Thank you for sharing. Your story is all too familiar. Each one of us has a different tale or blue print (shall we say), however at the end we sing the same song at the end. I know Sean has shared with you that the doctors think the cancer has spread to my liver (I was stage 3 advance. It got to that point because now one would listen to me. All my tests were negative (mammogram/ultrasound 3 sets). I will find out this Thursday. I feel at times sometimes the doctors mean well, but they impose panic. I have learned to listen and tell them “I will get back to you. I need to digest this and think it over”. I have learened from my mother’s experience (she died of this at 62 misdiagnosed also)that there are always options. Take care and hang in there. You are doing great. Remember you are in charge of this bus ride. 🙂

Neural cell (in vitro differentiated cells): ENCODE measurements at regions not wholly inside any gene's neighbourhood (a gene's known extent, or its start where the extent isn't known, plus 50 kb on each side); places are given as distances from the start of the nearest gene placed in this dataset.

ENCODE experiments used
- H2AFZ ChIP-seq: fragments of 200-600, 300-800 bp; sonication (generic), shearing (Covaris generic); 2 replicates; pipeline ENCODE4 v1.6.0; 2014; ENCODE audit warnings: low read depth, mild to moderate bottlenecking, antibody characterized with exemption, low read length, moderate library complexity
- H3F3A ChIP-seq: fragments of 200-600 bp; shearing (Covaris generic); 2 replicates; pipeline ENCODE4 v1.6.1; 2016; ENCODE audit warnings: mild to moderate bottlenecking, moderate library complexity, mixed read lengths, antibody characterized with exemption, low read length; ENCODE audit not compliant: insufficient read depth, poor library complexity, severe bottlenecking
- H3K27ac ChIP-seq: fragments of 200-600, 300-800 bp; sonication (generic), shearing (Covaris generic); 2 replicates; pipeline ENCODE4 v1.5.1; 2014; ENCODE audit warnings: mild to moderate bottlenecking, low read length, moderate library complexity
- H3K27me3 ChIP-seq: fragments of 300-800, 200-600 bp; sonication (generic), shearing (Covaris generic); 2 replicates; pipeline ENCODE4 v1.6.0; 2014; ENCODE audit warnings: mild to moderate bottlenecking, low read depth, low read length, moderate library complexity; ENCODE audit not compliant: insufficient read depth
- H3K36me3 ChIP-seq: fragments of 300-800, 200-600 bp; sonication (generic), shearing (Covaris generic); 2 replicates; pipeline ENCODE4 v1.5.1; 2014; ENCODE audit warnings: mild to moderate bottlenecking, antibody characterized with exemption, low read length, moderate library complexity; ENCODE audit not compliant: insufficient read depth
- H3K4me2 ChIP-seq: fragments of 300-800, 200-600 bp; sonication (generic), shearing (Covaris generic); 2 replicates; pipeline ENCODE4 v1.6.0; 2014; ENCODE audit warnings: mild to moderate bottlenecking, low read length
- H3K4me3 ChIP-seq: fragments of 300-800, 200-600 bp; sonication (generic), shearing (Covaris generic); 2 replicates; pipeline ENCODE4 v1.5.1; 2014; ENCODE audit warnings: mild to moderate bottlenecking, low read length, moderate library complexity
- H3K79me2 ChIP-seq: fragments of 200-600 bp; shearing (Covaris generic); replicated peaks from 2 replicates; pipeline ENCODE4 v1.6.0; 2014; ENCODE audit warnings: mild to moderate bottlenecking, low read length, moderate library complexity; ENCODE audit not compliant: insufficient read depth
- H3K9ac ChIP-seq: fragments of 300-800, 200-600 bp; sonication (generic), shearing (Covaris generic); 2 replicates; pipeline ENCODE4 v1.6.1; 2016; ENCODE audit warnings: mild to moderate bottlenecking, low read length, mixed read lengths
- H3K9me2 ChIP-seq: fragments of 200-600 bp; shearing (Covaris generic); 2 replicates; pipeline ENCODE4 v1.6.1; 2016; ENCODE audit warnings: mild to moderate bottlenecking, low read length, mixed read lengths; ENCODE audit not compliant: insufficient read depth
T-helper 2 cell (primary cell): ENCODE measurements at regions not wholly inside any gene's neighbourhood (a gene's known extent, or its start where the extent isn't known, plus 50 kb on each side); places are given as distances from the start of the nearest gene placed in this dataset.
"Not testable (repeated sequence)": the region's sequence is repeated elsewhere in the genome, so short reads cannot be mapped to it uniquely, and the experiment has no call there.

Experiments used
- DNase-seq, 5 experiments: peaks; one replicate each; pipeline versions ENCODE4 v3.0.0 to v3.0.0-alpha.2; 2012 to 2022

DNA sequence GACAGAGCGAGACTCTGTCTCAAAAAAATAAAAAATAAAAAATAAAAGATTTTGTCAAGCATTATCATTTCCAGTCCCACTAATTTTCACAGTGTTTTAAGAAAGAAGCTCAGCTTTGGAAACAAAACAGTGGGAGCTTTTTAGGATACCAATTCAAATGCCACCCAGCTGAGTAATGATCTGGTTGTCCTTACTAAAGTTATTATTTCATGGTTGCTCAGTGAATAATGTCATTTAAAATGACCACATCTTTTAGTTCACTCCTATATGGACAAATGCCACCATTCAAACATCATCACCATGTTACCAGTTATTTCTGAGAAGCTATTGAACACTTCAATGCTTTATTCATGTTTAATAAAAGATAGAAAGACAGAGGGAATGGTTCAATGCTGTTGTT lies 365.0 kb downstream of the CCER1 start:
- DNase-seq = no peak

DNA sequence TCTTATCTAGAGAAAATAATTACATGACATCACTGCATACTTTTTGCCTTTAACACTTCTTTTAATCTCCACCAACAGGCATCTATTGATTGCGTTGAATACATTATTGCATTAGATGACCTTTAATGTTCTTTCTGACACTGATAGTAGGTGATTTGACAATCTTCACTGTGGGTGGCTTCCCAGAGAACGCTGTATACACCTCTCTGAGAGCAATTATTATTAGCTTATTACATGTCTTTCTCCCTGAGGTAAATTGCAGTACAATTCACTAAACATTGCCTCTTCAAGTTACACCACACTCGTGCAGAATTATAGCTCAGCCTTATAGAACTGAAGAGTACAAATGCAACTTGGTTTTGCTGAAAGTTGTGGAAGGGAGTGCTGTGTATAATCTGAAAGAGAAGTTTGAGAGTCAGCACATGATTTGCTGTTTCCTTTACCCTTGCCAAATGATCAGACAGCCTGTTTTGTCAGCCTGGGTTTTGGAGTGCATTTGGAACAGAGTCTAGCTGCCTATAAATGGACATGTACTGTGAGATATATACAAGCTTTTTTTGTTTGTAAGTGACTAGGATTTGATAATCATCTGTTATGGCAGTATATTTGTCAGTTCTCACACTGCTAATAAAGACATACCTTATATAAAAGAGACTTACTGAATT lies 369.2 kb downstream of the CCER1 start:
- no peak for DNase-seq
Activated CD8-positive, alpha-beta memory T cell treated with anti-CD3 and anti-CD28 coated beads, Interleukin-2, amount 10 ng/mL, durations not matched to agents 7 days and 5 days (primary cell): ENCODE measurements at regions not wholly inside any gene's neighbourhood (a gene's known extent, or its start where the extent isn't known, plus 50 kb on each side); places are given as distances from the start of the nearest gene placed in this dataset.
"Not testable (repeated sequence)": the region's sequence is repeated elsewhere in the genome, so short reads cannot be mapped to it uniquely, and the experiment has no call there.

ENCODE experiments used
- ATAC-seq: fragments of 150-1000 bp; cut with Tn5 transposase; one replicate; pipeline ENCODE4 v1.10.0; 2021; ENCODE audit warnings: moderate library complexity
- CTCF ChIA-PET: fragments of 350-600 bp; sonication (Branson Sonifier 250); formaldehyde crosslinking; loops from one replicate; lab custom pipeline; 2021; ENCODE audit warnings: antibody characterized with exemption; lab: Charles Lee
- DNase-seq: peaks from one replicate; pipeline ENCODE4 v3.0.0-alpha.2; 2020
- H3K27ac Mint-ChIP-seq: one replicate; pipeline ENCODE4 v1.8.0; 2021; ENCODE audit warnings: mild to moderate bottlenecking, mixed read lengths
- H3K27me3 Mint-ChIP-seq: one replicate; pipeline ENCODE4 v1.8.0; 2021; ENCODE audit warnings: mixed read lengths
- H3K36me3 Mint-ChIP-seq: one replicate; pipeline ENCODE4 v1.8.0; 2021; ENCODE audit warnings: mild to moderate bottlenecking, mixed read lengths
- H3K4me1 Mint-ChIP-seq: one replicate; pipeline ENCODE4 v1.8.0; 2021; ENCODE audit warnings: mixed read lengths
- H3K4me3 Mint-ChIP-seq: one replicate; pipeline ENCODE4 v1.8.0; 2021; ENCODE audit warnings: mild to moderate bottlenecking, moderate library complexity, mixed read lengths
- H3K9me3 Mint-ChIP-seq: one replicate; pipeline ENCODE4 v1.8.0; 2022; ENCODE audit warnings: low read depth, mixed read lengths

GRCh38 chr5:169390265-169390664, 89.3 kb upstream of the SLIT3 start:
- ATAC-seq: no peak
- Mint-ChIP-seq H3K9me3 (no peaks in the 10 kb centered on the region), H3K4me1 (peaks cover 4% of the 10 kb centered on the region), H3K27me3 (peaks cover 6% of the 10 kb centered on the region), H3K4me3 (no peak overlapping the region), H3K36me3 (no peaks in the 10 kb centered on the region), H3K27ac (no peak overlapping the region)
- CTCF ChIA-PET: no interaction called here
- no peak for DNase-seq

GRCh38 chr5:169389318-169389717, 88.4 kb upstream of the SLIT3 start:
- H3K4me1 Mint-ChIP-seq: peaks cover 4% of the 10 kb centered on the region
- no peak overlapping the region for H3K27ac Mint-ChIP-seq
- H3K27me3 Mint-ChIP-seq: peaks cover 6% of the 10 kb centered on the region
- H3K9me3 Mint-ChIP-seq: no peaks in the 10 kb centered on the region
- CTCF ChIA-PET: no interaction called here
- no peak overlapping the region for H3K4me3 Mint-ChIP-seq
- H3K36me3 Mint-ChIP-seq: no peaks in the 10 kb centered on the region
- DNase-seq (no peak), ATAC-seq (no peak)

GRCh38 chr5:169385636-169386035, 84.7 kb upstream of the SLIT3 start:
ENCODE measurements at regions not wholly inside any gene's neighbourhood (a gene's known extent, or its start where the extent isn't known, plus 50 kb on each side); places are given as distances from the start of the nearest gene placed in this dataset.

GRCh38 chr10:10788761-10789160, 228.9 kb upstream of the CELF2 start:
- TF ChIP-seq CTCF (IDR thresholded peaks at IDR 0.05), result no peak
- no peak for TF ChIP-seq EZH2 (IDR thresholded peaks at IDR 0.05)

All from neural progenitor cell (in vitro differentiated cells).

2. notso buddha says:

    Yes! Hi Ena,

    Sean did mention you to me and I was upset to hear the cancer had spread to your liver. In any case, we should meet for coffee very soon. Hopefully, before my second chemo session in the beginning of September. I will email you.

    Thanks, for stopping by at my blog.

    n